Take a look back at the history of track and field and there are some legendary performances that we can all admire no matter the era. 60 years ago Abebe Bikila won the Olympic marathon barefoot in a time of 2:15, just more than six minutes off the times from recent Olympics. Jesse Owens had to dig starting blocks into the cinder track when he ran, but his performances in the long jump would still qualify for the Olympic final nearly 90 years later. Harold Connolly won Olympic hammer throw gold despite with one arm partially paralyzed.
Entries by Martin Bingisser
Sport is about competition. Without games or races, training often has little meaning. Sports are being forced to reevaluate their structure due to the global pandemic, so it as good a time as any to rethink what we can get out of competition and how to organize it. Competition is about more than the final score and the more we set up competition to focus on that, the better. We share some thoughts and ideas on this week’s GAINcast.
The latest meet in the RITCA mini meet series took place on Tuesday with Logan Coles (Woonsocket, RI) and Cheyenne Figueroa (Classical, Providence, RI) again taking home the wins. On the boy’s side John Fay (Bishop Hendricken, Warwick, RI) had a big breakthrough in the competition. He added nearly 10 feet to his best to break 200 feet for the first time and place third.
Taking place under unusual circumstances, seniors Cheyenne Figueroa (Classical, Providence, RI) and William Cauley (Barrington, RI) both won their first state hammer titles last week at the RITCA outdoor championships in Rhode Island. Runner up Phillip Coppolono (Cumberland, RI) also broke 200 feet for the first time ever in the competition and led entering the final round. Interviews with the winners and more details about the competition are available here.
We often talk on the podcast about different components of training: lifting, jumping, sprinting, throwing, and more. We spend less time talking about putting it all together. The best way to learn about that is to take a look at an example. Last week Nick posted an 8-week throws program on HMMR Media. We walk thought it to understand the thought process behind it and how coaches can look at fitting all the components of athletic development into a plan.
My long-time coach Anatoliy Bondarchuk was an open book. You could ask him about anything in training and he’d sit down with you for hours and explain the why and the how. He would explain his experiences with all types of training, good and bad. There was only one topic that was off limits: a sample program. Bondarchuk repeatedly refused to share sample programs.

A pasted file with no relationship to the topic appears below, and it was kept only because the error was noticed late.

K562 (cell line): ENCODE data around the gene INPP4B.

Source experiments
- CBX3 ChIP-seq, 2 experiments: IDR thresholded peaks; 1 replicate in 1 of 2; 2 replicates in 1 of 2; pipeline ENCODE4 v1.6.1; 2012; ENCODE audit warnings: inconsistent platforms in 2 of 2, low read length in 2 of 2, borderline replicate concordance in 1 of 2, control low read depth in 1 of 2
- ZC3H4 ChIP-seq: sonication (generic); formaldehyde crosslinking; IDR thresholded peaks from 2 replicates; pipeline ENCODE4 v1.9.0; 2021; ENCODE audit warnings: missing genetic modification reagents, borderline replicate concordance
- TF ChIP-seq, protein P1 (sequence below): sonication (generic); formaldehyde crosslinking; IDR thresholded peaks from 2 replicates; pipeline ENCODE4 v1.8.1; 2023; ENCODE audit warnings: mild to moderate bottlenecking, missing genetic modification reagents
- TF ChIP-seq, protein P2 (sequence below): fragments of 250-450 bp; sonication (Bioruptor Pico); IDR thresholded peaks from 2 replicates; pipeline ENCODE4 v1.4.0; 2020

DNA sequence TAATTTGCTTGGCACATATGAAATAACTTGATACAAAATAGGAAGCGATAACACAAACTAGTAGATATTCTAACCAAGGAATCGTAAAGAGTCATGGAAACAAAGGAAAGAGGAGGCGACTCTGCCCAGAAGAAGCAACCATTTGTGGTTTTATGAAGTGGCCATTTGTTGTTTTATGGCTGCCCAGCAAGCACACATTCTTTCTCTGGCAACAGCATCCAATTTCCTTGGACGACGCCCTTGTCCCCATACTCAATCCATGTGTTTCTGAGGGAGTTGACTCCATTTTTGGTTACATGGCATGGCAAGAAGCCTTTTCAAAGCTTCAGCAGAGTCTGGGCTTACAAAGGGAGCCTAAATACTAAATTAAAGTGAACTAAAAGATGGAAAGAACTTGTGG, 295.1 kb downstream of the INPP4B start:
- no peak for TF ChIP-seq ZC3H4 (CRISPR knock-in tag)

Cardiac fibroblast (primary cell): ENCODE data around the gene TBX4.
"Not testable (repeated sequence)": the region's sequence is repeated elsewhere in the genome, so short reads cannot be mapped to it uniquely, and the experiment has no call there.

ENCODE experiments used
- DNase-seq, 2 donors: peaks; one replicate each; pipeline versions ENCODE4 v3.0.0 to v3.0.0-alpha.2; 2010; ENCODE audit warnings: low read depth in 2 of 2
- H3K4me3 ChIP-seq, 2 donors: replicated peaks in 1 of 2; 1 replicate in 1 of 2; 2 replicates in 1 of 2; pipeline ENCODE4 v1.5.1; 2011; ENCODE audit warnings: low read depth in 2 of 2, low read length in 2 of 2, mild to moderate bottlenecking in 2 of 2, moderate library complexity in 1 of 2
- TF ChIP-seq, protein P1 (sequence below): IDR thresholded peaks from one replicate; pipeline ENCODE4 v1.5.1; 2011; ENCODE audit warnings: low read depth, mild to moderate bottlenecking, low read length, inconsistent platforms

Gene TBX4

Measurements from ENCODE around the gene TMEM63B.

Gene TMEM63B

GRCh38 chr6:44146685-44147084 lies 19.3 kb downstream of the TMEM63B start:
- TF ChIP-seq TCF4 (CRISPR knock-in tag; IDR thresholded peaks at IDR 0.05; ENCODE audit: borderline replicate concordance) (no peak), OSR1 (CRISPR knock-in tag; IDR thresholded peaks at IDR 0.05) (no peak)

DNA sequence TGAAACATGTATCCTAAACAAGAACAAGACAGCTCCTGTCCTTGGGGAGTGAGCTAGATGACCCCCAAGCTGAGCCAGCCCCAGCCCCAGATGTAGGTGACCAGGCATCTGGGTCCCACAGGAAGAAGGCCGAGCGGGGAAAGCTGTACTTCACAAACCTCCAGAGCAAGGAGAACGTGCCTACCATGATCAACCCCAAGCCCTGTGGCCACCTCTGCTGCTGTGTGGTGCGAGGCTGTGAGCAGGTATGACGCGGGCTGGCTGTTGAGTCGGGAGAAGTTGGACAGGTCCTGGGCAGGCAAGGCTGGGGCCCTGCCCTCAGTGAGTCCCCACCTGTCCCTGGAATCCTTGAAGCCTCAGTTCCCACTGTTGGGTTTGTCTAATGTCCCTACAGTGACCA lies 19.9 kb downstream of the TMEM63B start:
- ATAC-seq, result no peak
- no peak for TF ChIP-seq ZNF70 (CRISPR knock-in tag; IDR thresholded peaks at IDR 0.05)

Sports biomechanics came to age in the 1960s and 1970s with scientists like Betty Atwater at the forefront of this new field. A lot has changed in sports science over the last 50 years, but many of the foundational findings still hold and there is a lot we can learn from the analytical and technical processes used by the trailblazers of biomechanics. On this week’s GAINcast Atwater joins to discussion some of her landmark research on pitching and sprinting, as well as the work that led to it.
Our focus in July has been physical education. Physical education has long defined society’s foundation of movement, and there is a lot that coaches in all areas can learn from it. Below is a summary of all the new resources we’ve put together on the topic, including 2 new videos, 2 new podcasts, and 7 new articles.
Despite torrential downpour, three boys again broke 200 feet at the latest RITCA mini meet on Tuesday. This time state leader Logan Coles (Woonsocket, RI) captured the win. On the girl’s side Cheyenne Figueroa (Classical, Providence, RI) continued her win streak with yet another victory.
Summer is in full swing and we’ve got a lot of different ideas on our mind: why social media turns us into absolutists, how every tool has a place, what we are doing to continue adapting training to COVID-19, and how to make the best brisket. We cover them all on this week’s episode, with a few rants mixed in as well.